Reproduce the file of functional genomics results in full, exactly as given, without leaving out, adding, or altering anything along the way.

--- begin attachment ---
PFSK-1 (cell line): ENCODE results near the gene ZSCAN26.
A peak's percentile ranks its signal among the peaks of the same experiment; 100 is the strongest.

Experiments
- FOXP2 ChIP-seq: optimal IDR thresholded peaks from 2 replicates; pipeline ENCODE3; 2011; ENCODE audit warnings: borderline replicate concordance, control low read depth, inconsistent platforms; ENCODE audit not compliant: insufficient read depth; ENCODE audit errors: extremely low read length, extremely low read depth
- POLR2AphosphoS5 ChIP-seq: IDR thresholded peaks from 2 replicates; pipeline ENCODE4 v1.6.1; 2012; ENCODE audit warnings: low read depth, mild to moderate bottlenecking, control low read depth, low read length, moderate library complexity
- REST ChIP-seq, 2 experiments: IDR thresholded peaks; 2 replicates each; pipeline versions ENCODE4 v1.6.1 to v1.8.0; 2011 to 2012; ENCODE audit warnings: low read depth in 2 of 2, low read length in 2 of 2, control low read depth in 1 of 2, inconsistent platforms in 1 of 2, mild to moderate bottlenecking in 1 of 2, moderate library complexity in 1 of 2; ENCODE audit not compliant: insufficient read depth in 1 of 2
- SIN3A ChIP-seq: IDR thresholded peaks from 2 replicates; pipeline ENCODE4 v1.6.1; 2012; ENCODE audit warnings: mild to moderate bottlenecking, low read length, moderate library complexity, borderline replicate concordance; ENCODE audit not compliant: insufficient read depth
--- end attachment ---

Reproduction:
PFSK-1 (cell line): ENCODE results near the gene ZSCAN26.
A peak's percentile ranks its signal among the peaks of the same experiment; 100 is the strongest.

Experiments
- FOXP2 ChIP-seq: optimal IDR thresholded peaks from 2 replicates; pipeline ENCODE3; 2011; ENCODE audit warnings: borderline replicate concordance, control low read depth, inconsistent platforms; ENCODE audit not compliant: insufficient read depth; ENCODE audit errors: extremely low read length, extremely low read depth
- POLR2AphosphoS5 ChIP-seq: IDR thresholded peaks from 2 replicates; pipeline ENCODE4 v1.6.1; 2012; ENCODE audit warnings: low read depth, mild to moderate bottlenecking, control low read depth, low read length, moderate library complexity
- REST ChIP-seq, 2 experiments: IDR thresholded peaks; 2 replicates each; pipeline versions ENCODE4 v1.6.1 to v1.8.0; 2011 to 2012; ENCODE audit warnings: low read depth in 2 of 2, low read length in 2 of 2, control low read depth in 1 of 2, inconsistent platforms in 1 of 2, mild to moderate bottlenecking in 1 of 2, moderate library complexity in 1 of 2; ENCODE audit not compliant: insufficient read depth in 1 of 2
- SIN3A ChIP-seq: IDR thresholded peaks from 2 replicates; pipeline ENCODE4 v1.6.1; 2012; ENCODE audit warnings: mild to moderate bottlenecking, low read length, moderate library complexity, borderline replicate concordance; ENCODE audit not compliant: insufficient read depth